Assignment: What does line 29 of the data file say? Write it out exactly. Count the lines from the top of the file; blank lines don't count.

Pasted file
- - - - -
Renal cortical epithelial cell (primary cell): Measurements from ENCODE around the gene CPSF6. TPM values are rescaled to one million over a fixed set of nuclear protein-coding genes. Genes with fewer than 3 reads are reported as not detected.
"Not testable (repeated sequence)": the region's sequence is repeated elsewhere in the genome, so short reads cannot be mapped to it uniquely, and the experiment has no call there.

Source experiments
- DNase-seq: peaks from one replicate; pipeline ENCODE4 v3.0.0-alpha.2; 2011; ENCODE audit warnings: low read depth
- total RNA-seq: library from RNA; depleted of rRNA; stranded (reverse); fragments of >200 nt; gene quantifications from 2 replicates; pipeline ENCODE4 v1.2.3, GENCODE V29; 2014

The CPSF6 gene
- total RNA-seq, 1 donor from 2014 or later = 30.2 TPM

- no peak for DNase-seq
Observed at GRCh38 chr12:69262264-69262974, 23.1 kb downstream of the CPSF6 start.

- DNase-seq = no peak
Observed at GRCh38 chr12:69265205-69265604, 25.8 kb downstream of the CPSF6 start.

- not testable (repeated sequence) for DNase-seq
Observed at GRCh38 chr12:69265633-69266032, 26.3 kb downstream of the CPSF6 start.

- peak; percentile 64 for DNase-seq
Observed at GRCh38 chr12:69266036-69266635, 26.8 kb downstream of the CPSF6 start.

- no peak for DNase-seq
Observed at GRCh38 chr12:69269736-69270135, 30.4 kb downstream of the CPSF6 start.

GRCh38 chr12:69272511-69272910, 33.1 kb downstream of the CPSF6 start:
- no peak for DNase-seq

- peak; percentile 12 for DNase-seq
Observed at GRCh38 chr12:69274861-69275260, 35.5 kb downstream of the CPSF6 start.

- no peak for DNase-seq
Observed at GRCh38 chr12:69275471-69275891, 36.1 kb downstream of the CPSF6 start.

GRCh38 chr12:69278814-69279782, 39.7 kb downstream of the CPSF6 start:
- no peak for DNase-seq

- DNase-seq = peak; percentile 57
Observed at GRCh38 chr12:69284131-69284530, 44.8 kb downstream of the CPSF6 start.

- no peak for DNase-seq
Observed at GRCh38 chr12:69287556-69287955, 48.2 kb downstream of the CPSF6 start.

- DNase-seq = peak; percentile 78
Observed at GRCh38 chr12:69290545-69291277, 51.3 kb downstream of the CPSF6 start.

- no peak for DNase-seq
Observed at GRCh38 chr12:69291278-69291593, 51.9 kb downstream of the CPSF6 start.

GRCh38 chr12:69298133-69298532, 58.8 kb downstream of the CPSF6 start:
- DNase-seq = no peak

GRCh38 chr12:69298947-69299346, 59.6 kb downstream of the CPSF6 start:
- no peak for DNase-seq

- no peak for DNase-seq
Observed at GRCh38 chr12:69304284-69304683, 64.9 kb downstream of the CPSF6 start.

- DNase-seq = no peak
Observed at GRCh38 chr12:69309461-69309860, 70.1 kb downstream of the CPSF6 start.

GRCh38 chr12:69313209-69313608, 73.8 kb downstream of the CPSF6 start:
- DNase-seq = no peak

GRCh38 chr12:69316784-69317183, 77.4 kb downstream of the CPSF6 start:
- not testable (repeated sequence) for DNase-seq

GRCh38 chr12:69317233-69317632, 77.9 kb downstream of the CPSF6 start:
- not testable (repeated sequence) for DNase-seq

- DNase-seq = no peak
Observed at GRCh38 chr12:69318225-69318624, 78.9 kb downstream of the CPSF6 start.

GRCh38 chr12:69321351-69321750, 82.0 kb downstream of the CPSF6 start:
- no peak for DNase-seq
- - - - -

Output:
Observed at GRCh38 chr12:69287556-69287955, 48.2 kb downstream of the CPSF6 start.